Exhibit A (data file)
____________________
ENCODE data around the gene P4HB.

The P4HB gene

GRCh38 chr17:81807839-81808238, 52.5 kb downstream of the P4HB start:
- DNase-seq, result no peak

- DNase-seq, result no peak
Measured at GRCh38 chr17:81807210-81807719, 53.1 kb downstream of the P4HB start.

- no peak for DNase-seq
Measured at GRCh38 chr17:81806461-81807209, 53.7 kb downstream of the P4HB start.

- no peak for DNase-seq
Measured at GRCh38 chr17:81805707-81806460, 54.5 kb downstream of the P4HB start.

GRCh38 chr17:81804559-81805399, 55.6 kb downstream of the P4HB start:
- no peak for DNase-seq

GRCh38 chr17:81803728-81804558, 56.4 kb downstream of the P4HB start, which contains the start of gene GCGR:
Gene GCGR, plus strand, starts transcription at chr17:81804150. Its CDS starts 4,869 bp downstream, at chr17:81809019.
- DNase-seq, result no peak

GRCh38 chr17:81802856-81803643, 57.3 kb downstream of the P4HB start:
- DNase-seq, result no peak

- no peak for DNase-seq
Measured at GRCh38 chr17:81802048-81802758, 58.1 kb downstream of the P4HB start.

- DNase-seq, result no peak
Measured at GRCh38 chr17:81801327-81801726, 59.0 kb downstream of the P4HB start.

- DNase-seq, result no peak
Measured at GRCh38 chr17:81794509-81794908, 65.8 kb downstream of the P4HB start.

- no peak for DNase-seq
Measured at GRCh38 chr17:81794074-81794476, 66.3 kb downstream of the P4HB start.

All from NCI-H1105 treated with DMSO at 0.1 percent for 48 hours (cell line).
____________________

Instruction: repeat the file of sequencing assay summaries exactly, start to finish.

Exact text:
ENCODE data around the gene P4HB.

The P4HB gene

GRCh38 chr17:81807839-81808238, 52.5 kb downstream of the P4HB start:
- DNase-seq, result no peak

- DNase-seq, result no peak
Measured at GRCh38 chr17:81807210-81807719, 53.1 kb downstream of the P4HB start.

- no peak for DNase-seq
Measured at GRCh38 chr17:81806461-81807209, 53.7 kb downstream of the P4HB start.

- no peak for DNase-seq
Measured at GRCh38 chr17:81805707-81806460, 54.5 kb downstream of the P4HB start.

GRCh38 chr17:81804559-81805399, 55.6 kb downstream of the P4HB start:
- no peak for DNase-seq

GRCh38 chr17:81803728-81804558, 56.4 kb downstream of the P4HB start, which contains the start of gene GCGR:
Gene GCGR, plus strand, starts transcription at chr17:81804150. Its CDS starts 4,869 bp downstream, at chr17:81809019.
- DNase-seq, result no peak

GRCh38 chr17:81802856-81803643, 57.3 kb downstream of the P4HB start:
- DNase-seq, result no peak

- no peak for DNase-seq
Measured at GRCh38 chr17:81802048-81802758, 58.1 kb downstream of the P4HB start.

- DNase-seq, result no peak
Measured at GRCh38 chr17:81801327-81801726, 59.0 kb downstream of the P4HB start.

- DNase-seq, result no peak
Measured at GRCh38 chr17:81794509-81794908, 65.8 kb downstream of the P4HB start.

- no peak for DNase-seq
Measured at GRCh38 chr17:81794074-81794476, 66.3 kb downstream of the P4HB start.

All from NCI-H1105 treated with DMSO at 0.1 percent for 48 hours (cell line).